2. I have had a Keeper for a few years that someone gave me when they had a new extra and tried without much success a few times and then gave up. After becoming vegan almost one year (!) ago, I think more about everything I use and because I am very opposed to animal testing/cruelty, decided to give it another go. For some reason, it clicked this time and I can’t believe how much I love it! Definitely some learning curve but I believe we should all know our own bodies and not be grossed out by something so earth-friendly and cost effective.

  3. Hey guys,
    So I recently
    Recovered from having toxic shock twice. I’ve had to get used to using pads again which is awful, I hate it. I was wondering if anyone knew any information about whether or not it is safe to use the cups? Doctors have told me to not even put anything up there anymore. No one seems to know for sure though. Please let me know!

    • Adriana,
      I’m sorry this has happened to you twice – but this is often the case.
      There have been no TSS cases related to Instead SoftCups or to reusable cups like Keeper, MoonCup, DivaCup, Lunette. These cups collect flow, they don’t absorb it and have no fibers that can/will remain within you. All of the cups mentioned have websites and are on Twitter. You can follow us @youarelovedTSS and we can help you connect with one of their representatives who can answer your questions and provide you with information about them.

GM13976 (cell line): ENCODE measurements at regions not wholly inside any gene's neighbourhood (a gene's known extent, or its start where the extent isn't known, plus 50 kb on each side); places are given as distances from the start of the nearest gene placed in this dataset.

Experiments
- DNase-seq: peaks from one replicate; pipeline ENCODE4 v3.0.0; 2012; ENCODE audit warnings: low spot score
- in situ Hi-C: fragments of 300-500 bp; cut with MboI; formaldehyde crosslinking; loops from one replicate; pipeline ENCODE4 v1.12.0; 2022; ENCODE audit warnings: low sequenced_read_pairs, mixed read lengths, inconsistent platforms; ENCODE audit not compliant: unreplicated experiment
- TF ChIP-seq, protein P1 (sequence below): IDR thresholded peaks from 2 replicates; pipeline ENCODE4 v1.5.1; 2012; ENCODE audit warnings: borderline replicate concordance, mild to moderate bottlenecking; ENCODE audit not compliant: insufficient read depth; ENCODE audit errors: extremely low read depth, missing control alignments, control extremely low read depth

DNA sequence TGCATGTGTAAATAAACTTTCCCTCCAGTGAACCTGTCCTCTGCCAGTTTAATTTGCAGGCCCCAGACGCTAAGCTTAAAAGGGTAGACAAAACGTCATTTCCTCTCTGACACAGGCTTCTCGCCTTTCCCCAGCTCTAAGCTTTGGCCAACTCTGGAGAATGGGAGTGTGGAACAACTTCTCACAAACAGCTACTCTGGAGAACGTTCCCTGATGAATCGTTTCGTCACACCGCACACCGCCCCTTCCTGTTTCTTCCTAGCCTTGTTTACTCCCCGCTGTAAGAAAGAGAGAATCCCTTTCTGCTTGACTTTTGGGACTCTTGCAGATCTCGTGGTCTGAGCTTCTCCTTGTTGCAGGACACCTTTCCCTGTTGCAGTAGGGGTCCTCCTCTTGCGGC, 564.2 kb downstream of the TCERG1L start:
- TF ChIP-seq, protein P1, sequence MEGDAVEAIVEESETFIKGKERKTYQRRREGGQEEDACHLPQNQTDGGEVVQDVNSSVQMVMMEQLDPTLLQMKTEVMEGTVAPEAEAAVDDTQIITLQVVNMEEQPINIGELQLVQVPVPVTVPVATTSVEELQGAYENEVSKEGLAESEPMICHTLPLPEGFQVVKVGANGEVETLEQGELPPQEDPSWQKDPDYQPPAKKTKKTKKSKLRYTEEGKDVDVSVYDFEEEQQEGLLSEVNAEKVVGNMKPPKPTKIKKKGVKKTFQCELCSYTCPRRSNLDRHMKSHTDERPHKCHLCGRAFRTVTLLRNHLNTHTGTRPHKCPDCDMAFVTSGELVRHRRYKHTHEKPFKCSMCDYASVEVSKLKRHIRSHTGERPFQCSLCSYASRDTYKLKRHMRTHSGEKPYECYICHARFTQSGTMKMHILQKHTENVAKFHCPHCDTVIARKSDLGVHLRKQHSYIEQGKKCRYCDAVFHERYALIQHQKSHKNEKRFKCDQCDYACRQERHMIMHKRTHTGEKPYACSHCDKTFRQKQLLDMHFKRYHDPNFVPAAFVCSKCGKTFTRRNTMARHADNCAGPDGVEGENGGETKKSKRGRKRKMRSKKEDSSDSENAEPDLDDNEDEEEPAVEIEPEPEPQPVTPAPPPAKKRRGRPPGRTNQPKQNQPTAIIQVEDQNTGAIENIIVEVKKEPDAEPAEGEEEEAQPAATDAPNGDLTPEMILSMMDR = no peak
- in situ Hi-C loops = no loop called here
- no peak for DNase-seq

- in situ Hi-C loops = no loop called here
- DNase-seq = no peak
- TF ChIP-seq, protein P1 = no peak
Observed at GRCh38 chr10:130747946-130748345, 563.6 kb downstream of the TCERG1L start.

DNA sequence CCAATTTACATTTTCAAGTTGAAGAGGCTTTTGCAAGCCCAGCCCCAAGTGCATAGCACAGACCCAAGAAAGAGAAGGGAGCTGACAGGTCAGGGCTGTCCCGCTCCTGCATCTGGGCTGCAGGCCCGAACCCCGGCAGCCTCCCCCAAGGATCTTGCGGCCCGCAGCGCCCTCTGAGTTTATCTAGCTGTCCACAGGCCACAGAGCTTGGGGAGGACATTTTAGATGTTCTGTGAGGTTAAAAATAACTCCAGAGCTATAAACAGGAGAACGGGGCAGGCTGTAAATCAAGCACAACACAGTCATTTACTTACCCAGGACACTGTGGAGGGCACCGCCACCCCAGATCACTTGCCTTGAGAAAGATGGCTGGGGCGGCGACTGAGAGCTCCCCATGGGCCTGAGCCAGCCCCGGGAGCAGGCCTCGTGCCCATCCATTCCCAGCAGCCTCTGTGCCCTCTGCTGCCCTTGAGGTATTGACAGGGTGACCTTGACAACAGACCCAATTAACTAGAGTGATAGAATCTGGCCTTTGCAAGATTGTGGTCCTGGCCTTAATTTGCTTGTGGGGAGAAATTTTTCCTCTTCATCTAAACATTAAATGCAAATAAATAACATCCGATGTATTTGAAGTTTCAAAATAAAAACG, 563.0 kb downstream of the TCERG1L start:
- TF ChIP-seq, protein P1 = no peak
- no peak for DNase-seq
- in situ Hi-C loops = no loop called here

I would love to hear your story and wonder if you would be interested in sharing it with others via our website.

  4. Initially these soft cups can be irritating,but later on i fell in love with them!I used mine along with adira period panties at the start,since i wasn’t quite sure if i was wearing the cup right.Now i am a loyal user of both.


  1. Blog Project says:

    […] out some of our most recent guest blog posts: Lina  /  Jenn  / Tara /  Danielle  / Annelis  / Laurel  / Christine  / SabrinaAbout You ARE Loved – We are a nonprofit organization committed to […]